Countrywide Tells Workers,
'Protect Our House'
By JAMES R. HAGERTY and JONATHAN KARP
October 3, 2007; Page B1
For Countrywide Financial Corp., this time it's personal. At least that's what a top executive says.
Having suffered a barrage of negative headlines while battling to shore up its finances and shrink its work force of 60,000 by as much as 20%, the nation's largest home-mortgage lender is launching a PR blitz aimed at repairing its reputation. And it starts inside the company.
For the demoralized employees who remain, the new campaign means wristbands with the phrase "Protect Our House" and pep talks promising to keep "amply" rewarding the most successful among them amid a struggle with the sharp drop in mortgage lending as defaults soar and house prices decline.
Leading the counterattack is Andrew "Drew" Gissinger III, a former offensive lineman for the San Diego Chargers football team who serves as executive managing director, residential lending, at Countrywide.
ON THE OFFENSIVE
See a script
of Countrywide's telephone conference call exhorting internal "opinion leaders" to help repair its image.
"Let's call it like it is, as I mentioned earlier, it's gotten to the point where our integrity is being attacked. NOW IT'S PERSONAL!" says the transcript of a talk made last week by Mr. Gissinger. "... And, WE'RE NOT GOING TO TAKE IT!"
The transcript, prepared from a phone call with 250 "opinion leaders" at Countrywide on Sept. 26, offers a peek inside one of the biggest crisis-management efforts under way in an American corporation. Along with Mr. Gissinger on the call was Jason Schechter from WPP Group's Burson-Marsteller, a public-relations firm with a long history of crisis management.
"We wanted to assure you that my firm and I have brought companies through the worst type of publicity," Mr. Schechter said, according to the transcript. He added that a six-person Burson team was ensconced at Countrywide's Calabasas, Calif., headquarters, and about 25 people overall were working on the campaign.
Rick Simon, a Countrywide spokesman, said the transcript was sent to employees Friday. It says that employees are expected to sign a pledge to "demonstrate their commitment to our efforts," and Mr. Simon says about 11,000 have signed. Each employee who signs up receives the Protect Our House wristband made of green rubber. "We believe there's a great story about the strength of the business," says Mr. Simon.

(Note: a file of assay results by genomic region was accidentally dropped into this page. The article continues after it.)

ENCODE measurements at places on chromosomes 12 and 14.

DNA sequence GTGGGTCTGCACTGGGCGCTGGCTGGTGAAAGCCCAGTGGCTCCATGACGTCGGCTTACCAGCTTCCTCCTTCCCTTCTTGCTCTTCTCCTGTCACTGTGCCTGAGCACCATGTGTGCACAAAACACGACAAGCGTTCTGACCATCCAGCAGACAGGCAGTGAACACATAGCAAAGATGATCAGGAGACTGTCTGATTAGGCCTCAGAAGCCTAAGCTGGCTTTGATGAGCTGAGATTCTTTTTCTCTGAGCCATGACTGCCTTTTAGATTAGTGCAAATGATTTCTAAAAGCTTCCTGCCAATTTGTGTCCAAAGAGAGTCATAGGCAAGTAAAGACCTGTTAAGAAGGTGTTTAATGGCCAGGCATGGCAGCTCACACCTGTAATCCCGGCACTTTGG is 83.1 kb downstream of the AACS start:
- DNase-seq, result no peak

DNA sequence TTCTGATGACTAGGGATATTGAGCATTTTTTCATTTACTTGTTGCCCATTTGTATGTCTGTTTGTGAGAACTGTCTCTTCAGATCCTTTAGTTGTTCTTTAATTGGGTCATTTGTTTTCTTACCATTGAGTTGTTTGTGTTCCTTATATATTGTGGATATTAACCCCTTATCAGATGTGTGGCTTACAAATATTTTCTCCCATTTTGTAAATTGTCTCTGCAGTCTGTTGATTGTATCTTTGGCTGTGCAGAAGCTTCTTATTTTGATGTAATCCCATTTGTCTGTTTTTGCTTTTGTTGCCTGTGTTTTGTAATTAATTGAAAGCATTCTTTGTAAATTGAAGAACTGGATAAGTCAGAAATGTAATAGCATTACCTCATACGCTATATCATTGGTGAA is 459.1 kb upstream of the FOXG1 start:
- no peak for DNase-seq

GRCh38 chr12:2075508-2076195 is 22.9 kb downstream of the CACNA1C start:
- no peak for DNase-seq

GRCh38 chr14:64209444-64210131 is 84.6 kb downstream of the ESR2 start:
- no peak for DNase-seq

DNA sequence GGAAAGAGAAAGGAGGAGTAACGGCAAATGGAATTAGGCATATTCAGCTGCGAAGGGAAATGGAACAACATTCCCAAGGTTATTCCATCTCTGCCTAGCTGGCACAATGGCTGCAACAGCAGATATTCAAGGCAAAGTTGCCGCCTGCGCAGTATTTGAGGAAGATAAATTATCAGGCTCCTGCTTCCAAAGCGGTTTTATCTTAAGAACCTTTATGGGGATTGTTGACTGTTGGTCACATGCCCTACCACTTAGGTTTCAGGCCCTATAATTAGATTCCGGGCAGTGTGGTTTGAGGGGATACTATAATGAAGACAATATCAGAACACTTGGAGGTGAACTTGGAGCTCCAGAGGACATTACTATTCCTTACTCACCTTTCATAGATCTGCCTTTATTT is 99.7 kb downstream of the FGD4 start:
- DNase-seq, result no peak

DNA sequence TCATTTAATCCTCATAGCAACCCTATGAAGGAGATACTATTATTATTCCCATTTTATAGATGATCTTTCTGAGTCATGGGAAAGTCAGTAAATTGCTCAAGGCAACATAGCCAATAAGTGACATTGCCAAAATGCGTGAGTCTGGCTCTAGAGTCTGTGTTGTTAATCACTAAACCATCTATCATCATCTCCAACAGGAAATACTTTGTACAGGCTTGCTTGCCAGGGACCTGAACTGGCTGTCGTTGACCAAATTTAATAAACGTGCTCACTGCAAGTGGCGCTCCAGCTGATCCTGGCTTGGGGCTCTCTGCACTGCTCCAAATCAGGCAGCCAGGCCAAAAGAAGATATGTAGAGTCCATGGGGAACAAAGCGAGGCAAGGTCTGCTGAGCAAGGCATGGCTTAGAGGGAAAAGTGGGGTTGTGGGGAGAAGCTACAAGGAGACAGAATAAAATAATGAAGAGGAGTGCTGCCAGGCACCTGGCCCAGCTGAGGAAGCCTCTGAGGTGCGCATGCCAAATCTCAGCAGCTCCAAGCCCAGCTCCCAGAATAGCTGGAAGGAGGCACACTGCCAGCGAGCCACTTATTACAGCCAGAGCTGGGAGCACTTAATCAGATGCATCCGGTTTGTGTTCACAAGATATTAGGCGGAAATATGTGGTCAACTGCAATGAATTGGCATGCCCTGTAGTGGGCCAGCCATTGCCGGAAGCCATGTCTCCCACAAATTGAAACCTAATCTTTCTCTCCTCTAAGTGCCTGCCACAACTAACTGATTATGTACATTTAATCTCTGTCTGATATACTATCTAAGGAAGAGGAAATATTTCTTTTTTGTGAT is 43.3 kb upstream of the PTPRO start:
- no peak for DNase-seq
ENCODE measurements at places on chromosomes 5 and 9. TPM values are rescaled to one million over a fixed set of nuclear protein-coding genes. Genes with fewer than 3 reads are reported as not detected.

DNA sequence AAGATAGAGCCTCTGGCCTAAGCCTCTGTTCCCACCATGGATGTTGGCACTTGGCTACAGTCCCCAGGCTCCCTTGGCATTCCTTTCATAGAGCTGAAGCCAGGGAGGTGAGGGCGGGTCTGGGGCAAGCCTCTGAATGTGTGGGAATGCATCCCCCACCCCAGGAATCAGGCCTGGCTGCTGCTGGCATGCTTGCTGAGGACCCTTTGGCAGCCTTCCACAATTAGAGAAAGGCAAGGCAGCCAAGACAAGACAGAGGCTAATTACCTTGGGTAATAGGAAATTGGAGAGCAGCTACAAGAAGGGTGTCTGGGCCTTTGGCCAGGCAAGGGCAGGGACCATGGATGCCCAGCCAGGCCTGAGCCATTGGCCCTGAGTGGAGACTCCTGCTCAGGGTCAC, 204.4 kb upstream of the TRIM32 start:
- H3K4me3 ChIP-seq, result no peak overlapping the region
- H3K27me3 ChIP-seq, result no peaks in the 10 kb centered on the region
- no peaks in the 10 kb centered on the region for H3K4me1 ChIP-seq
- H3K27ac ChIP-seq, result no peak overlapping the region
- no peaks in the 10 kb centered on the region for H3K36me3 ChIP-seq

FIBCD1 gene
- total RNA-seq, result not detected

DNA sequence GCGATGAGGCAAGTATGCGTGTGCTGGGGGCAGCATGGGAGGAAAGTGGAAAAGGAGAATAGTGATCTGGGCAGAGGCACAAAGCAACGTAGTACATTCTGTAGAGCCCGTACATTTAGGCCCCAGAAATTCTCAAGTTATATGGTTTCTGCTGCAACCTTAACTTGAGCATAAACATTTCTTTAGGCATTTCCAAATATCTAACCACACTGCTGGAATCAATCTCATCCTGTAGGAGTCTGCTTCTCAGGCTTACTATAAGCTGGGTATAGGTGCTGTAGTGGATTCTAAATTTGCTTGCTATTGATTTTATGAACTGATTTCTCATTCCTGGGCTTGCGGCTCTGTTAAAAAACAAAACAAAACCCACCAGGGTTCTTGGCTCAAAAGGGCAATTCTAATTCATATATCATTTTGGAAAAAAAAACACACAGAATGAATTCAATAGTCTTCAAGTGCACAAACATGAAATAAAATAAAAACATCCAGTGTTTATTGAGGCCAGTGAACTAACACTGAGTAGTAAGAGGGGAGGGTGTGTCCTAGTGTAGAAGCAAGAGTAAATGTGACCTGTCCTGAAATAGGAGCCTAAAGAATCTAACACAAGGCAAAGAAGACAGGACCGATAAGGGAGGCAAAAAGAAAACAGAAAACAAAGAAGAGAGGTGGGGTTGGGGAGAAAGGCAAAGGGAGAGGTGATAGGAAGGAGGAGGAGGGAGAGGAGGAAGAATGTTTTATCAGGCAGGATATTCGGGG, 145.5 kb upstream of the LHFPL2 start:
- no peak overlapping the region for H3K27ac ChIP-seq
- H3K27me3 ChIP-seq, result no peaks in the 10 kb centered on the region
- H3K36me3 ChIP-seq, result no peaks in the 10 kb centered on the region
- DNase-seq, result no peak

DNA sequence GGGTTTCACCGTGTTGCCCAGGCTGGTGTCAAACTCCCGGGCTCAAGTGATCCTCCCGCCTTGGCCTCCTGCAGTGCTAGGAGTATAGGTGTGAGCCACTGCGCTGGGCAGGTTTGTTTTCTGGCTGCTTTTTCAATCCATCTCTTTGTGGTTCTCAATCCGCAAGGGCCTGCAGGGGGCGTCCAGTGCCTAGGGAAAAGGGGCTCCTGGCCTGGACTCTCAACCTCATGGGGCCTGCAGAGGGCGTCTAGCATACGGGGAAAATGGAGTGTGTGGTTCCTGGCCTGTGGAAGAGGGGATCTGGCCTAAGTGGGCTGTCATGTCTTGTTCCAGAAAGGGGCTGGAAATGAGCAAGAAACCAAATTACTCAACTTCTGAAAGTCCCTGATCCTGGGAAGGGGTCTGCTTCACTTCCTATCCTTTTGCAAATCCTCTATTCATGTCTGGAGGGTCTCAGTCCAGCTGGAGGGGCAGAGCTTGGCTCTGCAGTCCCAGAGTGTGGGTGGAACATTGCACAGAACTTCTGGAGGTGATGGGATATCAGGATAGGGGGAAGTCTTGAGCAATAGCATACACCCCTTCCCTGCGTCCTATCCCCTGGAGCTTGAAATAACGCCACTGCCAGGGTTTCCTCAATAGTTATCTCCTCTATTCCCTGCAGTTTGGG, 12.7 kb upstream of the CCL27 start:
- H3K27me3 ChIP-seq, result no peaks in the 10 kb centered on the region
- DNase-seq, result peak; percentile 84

To counter criticism that its lending practices are to blame for a surge in foreclosures, Countrywide plans to emphasize its "mission" of helping Americans become homeowners, the transcript says. "I want employees to look down at their wristbands and remember our fundamental mission to help customers achieve the American Dream, and to help them withstand those malicious outward attacks and to motivate them to continue on our journey with unwavering conviction," the transcript quotes Mr. Gissinger as saying.
The company also is reaffirming its pugnacious side. "We're competitive to a fault," he says in the transcript, adding: "Our divisions will have clear goals, built on our ruthless attack strategies to continue to grow profitably. Growing, winning and being the best is also hard wired into our DNA."
The combative tone reflects the blunt-spoken style of Angelo Mozilo, Countrywide's chairman and chief executive, who helped to found the company in 1969.
"We're demonized something fierce," Mr. Mozilo said in an interview two weeks ago.
Mr. Mozilo, 68 years old, the self-made son of a butcher from New York's Bronx borough, knows how to fight back. He often has skewered his competitors as incompetent or irresponsible during conference calls with analysts. In a call last year, he said big Wall Street firms competing with Countrywide "don't know anything about the mortgage business."
According to trade publication Inside Mortgage Finance, Countrywide had a market share of more than 17% in this year's first half. And Mr. Mozilo's compensation last year, including the exercise of stock options, totaled $120 million. Even so, he said last month that he still sometimes feels like "a poor kid from the Bronx."
In the transcript, Mr. Gissinger takes up that viewpoint: "As always, we embrace the role of being the underdog. Our commitment and ability to win is demonstrated where it counts -- the scoreboard."He also warns employees to expect more "bad press." Some of that is likely on Oct. 26, when the company is due to report third-quarter results.
Kenneth Posner, an analyst at Morgan Stanley, has forecast that Countrywide will have a loss of $2.4 billion, or $3.47 a share, in the third quarter, compared with earnings of $647.6 million, or $1.03 a share, a year earlier. Countrywide hasn't provided a third-quarter forecast.
Mr. Gissinger sought to reassure employees about sticking with the company in the transcript: "I've made a lot of people rich or richer who have joined me on my past crusades. Please trust the same holds true here."
Write to James R. Hagerty at email@example.com and Jonathan Karp at firstname.lastname@example.org